I’m involved with musical theater, and I had been following Erika Henningson, a broadway actress, for a long time. After the pandemic began, She’s the First launched its Covid-19 response initiatives, which came up on my Instagram feed. So, I followed their Instagram, donated, and then Erika became my vocal coach! She said to check the organization out, and I became an Action Group Leader for their Week of Action. The conclusion of that week was to find a way to move forward and take action to support girls’ rights. I pitched an idea for a Q&A with Erika. Participants would buy tickets, with the proceeds going towards She’s the First. The fundraiser was approved, and Erika said yes. We were able to raise around $600 to $700 through tickets, which is crazy. I became involved with She’s the First through an ambassador, and now, as the Community Engagement Intern, I work directly with the ambassadors.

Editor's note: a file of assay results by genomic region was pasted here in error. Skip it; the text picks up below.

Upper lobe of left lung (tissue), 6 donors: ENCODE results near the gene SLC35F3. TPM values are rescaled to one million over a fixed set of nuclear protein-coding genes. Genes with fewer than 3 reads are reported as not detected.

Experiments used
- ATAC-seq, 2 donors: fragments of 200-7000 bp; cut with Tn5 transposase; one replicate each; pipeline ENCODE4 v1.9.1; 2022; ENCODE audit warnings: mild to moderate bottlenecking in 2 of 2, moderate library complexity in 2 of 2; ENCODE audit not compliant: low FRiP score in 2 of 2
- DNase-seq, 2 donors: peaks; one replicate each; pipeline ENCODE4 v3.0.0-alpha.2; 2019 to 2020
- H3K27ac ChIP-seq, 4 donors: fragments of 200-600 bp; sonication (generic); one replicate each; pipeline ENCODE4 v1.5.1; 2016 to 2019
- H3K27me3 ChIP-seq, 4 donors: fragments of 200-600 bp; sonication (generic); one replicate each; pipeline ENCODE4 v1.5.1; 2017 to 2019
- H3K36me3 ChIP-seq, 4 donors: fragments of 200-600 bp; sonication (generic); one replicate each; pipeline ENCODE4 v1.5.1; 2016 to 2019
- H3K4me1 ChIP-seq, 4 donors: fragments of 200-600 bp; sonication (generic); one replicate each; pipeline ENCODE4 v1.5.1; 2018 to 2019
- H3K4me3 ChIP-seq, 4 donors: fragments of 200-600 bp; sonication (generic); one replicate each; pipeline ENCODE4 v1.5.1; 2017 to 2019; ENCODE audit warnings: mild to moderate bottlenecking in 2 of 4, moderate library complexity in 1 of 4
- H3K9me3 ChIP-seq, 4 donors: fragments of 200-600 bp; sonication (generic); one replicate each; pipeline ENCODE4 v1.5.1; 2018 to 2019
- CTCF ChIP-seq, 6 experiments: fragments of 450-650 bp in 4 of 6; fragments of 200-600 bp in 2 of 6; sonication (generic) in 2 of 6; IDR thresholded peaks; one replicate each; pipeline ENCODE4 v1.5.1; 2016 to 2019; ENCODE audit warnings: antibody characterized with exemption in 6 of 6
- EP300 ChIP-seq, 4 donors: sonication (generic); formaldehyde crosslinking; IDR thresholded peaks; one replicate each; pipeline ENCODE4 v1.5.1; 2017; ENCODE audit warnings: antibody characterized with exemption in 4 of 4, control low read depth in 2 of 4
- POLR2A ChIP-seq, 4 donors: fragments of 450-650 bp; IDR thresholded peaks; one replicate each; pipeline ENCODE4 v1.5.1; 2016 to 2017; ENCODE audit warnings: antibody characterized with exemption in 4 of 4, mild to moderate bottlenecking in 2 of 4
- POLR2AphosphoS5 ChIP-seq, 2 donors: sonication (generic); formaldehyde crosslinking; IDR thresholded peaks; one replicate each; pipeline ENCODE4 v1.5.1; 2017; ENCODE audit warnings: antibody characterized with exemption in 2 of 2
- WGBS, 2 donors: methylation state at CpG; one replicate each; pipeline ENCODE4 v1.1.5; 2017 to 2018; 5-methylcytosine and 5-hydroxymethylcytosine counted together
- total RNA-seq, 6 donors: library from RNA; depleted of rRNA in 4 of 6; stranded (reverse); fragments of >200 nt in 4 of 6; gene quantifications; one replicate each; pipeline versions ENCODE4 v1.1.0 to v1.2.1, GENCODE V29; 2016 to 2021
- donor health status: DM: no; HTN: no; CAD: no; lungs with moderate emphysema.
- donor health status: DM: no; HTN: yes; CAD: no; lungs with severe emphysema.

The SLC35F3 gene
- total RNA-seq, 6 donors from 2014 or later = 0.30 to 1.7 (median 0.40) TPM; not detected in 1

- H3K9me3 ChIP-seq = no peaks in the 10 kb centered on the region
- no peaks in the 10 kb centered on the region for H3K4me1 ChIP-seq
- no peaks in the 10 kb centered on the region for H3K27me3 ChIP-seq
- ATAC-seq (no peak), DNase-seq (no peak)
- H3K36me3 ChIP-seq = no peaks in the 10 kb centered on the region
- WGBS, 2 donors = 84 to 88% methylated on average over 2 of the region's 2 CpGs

What about She’s the First stuck out to you? 

I think how they started — how Tammy (one of the co-founders) posted about girls’ education on her social media and Christen just replied “Ok, let’s start something.” That was so inspiring because you don’t think about how your actions leave an impact.

I also love how they’re based in New York but work with community based organizations in 11 different countries. They reach out to communities people say are “out of reach.” To She’s the First, it’s just bridging that gap. 

The misconception about women’s rights and feminism is that we’re speaking for the girls — that we’re leading them but not lifting them up with us. With She’s the First, the idea is that, as leaders, we aren’t at the front of the pack. We are at the back, behind the group or with it, leading by lifting up girls as we rise ourselves.

Since you are so involved with music, theater, and performing, what role do you think art plays in advocacy and advocacy plays in art? What do you think about that intersection?